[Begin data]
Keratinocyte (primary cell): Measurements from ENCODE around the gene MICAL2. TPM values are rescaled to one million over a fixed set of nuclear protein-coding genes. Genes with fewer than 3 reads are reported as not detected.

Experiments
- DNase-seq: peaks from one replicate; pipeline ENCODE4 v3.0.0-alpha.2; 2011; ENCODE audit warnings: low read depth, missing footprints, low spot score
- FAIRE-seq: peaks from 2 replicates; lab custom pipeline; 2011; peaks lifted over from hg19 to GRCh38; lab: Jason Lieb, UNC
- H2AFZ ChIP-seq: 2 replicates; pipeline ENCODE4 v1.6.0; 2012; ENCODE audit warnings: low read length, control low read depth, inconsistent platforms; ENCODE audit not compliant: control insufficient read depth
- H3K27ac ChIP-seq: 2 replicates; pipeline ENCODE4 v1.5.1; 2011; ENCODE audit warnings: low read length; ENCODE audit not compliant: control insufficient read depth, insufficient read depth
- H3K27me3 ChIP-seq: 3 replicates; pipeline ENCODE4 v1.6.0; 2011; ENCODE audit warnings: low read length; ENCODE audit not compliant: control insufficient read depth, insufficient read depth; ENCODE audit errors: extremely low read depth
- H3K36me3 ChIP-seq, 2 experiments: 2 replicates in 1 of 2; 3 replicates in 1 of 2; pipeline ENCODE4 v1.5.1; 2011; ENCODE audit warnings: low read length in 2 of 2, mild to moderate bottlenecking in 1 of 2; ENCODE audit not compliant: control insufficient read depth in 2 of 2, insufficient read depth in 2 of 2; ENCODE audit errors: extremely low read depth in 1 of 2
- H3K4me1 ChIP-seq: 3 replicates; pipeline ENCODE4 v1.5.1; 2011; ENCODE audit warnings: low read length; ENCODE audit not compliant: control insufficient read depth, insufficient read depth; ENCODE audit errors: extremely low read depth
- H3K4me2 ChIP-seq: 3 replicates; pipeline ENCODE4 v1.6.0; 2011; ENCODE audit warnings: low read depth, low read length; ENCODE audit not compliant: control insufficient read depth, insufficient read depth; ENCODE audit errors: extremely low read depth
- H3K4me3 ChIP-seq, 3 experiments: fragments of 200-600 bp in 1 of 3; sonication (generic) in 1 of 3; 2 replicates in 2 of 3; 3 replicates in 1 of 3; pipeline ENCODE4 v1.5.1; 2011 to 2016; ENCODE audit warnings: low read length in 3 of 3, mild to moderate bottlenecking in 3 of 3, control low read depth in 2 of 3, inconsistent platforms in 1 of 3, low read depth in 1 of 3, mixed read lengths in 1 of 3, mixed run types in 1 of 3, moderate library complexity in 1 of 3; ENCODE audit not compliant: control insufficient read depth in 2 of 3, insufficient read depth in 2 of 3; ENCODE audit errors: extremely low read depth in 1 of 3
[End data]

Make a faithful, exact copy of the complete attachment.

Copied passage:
Keratinocyte (primary cell): Measurements from ENCODE around the gene MICAL2. TPM values are rescaled to one million over a fixed set of nuclear protein-coding genes. Genes with fewer than 3 reads are reported as not detected.

Experiments
- DNase-seq: peaks from one replicate; pipeline ENCODE4 v3.0.0-alpha.2; 2011; ENCODE audit warnings: low read depth, missing footprints, low spot score
- FAIRE-seq: peaks from 2 replicates; lab custom pipeline; 2011; peaks lifted over from hg19 to GRCh38; lab: Jason Lieb, UNC
- H2AFZ ChIP-seq: 2 replicates; pipeline ENCODE4 v1.6.0; 2012; ENCODE audit warnings: low read length, control low read depth, inconsistent platforms; ENCODE audit not compliant: control insufficient read depth
- H3K27ac ChIP-seq: 2 replicates; pipeline ENCODE4 v1.5.1; 2011; ENCODE audit warnings: low read length; ENCODE audit not compliant: control insufficient read depth, insufficient read depth
- H3K27me3 ChIP-seq: 3 replicates; pipeline ENCODE4 v1.6.0; 2011; ENCODE audit warnings: low read length; ENCODE audit not compliant: control insufficient read depth, insufficient read depth; ENCODE audit errors: extremely low read depth
- H3K36me3 ChIP-seq, 2 experiments: 2 replicates in 1 of 2; 3 replicates in 1 of 2; pipeline ENCODE4 v1.5.1; 2011; ENCODE audit warnings: low read length in 2 of 2, mild to moderate bottlenecking in 1 of 2; ENCODE audit not compliant: control insufficient read depth in 2 of 2, insufficient read depth in 2 of 2; ENCODE audit errors: extremely low read depth in 1 of 2
- H3K4me1 ChIP-seq: 3 replicates; pipeline ENCODE4 v1.5.1; 2011; ENCODE audit warnings: low read length; ENCODE audit not compliant: control insufficient read depth, insufficient read depth; ENCODE audit errors: extremely low read depth
- H3K4me2 ChIP-seq: 3 replicates; pipeline ENCODE4 v1.6.0; 2011; ENCODE audit warnings: low read depth, low read length; ENCODE audit not compliant: control insufficient read depth, insufficient read depth; ENCODE audit errors: extremely low read depth
- H3K4me3 ChIP-seq, 3 experiments: fragments of 200-600 bp in 1 of 3; sonication (generic) in 1 of 3; 2 replicates in 2 of 3; 3 replicates in 1 of 3; pipeline ENCODE4 v1.5.1; 2011 to 2016; ENCODE audit warnings: low read length in 3 of 3, mild to moderate bottlenecking in 3 of 3, control low read depth in 2 of 3, inconsistent platforms in 1 of 3, low read depth in 1 of 3, mixed read lengths in 1 of 3, mixed run types in 1 of 3, moderate library complexity in 1 of 3; ENCODE audit not compliant: control insufficient read depth in 2 of 3, insufficient read depth in 2 of 3; ENCODE audit errors: extremely low read depth in 1 of 3